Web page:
Closed Adjudication and the Ballance of Learning

Things are ramping up toward the white party tonight and the grand final round of WUDC 2010. Great tournament and great people.

Been thinking a bit about the final closed rounds. Closed adjudication is something we rarely, if ever do in the Northeast BP region of the United States. I have usually been against it, only supporting it as a cultural norm from IONA, or the global BP community tradition.

Closed adjudication seems to be a terrible overvaluing of the competitive elements of debate over the pedagogical. Its function seems to be to keep debaters puzzled and hanging on to hope while their chances to learn something from their judges quickly bleed away as the time at the tournaament diminishes into socials and other important things.

This is my standard view of closed adjudication, but here at Koc Worlds I have been presented with some of the reasons for it, and I find them convincing.

First, closed adjudication ensures that teams don't give up and leave. Here we are in a great, exotic locale, why bother debating on if there's no chance to clear? Many teams would simply withdraw from the tab and be running around the city. Seems a bit far fetched to me, but I think that there would be some teams who might just decide to hang out at the bar once it was statistically impossible for them to break. The tournament certainly cannot provide enough swing teams to cover all of these possibilities.

An additional concern is that some teams might be bitter about their non-breaking status and deliberately ruin the debates that they are in. This of course destroys the chances of the teams left in the rooms to break and hurts their ability to enjoy the challenge of the round.

Finally, there is the element of surprise, where they want to make sure that the teams are very excited and thrilled to know that they broke. The emotional tension and excitement should be high on break night and everyone should be screaming and jumping around.

These are the most convincing arguments I've heard for it, and I agree partially. I think that these reasons are important, however, they are all in the service of “sportifying” debate instead of keeping debate on the educational and critical keel that is important long term.

I know that many people don't particularly care to get feedback from closed rounds. It's hard when the chairs have little to no memory of the round by the time the break is released, and additionally when the moment of decision is hours old. This is of course if you can find the people judging you at the party and talk to them coherently due to the noise or other things.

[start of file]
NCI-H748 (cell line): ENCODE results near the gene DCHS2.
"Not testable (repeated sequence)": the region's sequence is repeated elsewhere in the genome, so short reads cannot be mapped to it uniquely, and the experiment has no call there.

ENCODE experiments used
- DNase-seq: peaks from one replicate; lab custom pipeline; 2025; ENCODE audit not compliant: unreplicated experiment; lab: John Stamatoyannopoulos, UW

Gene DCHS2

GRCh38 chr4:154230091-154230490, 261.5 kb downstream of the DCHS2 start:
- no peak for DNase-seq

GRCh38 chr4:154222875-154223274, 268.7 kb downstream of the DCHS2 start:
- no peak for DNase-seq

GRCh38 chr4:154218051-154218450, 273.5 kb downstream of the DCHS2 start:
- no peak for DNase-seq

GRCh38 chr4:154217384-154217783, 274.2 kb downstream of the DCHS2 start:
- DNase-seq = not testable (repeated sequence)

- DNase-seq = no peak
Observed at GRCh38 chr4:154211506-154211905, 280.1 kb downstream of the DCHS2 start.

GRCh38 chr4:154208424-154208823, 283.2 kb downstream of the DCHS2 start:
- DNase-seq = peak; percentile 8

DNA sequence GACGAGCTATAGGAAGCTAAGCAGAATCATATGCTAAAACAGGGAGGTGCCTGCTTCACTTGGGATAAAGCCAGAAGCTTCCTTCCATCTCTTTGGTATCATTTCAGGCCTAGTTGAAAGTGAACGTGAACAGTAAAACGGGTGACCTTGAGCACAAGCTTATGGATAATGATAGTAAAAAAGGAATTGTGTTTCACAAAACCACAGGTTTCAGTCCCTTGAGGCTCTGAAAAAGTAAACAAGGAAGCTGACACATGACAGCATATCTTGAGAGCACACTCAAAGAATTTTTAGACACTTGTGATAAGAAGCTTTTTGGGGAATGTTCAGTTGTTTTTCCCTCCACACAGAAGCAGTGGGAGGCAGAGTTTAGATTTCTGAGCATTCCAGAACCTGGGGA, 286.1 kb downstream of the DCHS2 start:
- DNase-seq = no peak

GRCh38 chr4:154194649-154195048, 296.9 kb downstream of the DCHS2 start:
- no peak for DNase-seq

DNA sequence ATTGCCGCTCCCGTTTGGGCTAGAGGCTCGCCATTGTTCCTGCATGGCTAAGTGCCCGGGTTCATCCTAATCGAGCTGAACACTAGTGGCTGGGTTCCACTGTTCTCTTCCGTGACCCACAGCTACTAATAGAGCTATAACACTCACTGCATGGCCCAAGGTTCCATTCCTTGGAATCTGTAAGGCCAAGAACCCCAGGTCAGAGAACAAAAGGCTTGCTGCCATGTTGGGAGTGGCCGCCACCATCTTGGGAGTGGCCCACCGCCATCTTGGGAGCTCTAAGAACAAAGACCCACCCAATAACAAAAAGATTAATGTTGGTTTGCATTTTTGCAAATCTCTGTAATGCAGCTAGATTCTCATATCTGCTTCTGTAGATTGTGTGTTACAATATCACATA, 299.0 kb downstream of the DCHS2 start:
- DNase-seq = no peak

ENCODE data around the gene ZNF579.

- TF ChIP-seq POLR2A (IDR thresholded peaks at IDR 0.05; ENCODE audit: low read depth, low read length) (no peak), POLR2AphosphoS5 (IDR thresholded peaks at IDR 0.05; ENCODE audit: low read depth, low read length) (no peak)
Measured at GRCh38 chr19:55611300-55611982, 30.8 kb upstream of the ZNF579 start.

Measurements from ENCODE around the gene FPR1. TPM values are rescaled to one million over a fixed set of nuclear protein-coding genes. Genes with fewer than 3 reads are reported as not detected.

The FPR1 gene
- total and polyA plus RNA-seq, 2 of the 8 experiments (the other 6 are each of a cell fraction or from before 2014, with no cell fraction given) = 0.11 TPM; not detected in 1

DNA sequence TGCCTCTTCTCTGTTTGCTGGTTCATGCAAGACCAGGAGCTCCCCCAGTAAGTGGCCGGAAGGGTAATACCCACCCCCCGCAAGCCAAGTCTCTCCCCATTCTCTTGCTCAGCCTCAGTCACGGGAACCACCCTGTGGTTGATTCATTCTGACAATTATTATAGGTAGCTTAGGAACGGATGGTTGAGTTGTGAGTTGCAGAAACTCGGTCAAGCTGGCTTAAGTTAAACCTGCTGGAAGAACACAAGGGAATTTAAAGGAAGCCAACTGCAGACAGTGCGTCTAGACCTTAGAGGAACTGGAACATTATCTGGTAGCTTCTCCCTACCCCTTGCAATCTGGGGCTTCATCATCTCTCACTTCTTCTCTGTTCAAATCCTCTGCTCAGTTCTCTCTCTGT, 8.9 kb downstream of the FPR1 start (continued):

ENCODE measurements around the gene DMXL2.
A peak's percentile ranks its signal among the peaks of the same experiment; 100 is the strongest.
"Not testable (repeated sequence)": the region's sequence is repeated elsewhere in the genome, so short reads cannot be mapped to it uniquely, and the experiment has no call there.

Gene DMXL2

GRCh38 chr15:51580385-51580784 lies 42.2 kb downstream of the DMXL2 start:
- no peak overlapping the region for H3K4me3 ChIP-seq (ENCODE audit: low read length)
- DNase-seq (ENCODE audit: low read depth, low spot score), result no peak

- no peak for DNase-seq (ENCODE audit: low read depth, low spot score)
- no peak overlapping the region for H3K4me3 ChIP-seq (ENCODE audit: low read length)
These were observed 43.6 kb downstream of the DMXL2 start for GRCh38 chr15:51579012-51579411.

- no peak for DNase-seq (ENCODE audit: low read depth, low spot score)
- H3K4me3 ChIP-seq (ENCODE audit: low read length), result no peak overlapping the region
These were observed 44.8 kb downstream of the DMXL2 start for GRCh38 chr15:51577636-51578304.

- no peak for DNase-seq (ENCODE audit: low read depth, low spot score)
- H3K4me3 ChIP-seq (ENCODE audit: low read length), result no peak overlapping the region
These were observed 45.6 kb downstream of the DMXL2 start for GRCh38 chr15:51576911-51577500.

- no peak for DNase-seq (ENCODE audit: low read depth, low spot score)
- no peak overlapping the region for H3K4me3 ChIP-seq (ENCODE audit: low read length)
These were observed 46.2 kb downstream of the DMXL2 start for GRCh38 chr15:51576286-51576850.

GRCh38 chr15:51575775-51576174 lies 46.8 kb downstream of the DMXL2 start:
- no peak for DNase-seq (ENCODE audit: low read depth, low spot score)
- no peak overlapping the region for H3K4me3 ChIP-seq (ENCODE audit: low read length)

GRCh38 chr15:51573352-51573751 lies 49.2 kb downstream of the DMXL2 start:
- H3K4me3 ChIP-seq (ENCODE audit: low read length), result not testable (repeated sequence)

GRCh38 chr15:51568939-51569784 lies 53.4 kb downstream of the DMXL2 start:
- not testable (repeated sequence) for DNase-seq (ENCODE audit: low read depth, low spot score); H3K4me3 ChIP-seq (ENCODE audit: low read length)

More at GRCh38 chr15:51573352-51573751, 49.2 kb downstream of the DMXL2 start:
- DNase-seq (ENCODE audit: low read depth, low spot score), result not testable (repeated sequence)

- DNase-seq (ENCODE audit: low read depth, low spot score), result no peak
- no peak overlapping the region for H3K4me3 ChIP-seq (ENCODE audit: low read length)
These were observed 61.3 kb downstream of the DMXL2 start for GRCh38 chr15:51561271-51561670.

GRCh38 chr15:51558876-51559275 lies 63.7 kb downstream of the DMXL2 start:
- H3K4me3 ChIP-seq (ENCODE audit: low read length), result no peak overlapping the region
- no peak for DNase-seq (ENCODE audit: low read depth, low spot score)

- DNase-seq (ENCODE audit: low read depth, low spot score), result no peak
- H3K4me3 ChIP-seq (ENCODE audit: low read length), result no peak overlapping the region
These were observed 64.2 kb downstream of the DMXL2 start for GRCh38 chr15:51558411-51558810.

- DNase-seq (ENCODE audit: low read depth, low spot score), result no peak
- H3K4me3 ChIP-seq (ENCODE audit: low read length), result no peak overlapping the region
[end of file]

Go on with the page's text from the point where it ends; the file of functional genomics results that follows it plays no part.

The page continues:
These rounds are closed because they are important: They are the rounds that can decide the break and are some of the closest rounds held at any tournament. This is also a reason they should be open: They are close adjudications, and the teams involved could learn a lot from the feedback they could get about their performance in a tight room.

I don't think closed adjudication is going away anytime soon but here are a couple of fixes that should be implimented so the educational elements are not trumped by these competitive elements.

First idea: chairs should have to provide written decisions that then could be emailed and kept by the tab. These decisions then could be downloaded on demand or emailed to the teams involved in the round. Not suggesting this as a DCA job, but more of a chair job perhaps. The decision and comments should be written out with the chairs present.

Second idea: With the cheapness of digital video, the decision should be filmed and recorded immediately after the round by a runner or some other tournament official. These can then be saved and accessed via internet after the break. This preserves the immediacy and freshness of the comments and allows teams to relax a bit and not have to chase down the judges before they forget or leave the tournament.

Final Idea: A room set aside that is quiet and comfortable for those judges and debaters who want to discuss the closed rooms during the party. I doubt many would use it, but the option would be available for those who wanted to get feedback right after the break.

I think these are nice ways of preserving closed adjudication for its minor benefits of creating excitement and its major benefit of preserving interest for teams that would actively or passively ruin the debating experience for teams that still care about doing their best. The current system sits too far over on the side of sport and not enough on the side of learning.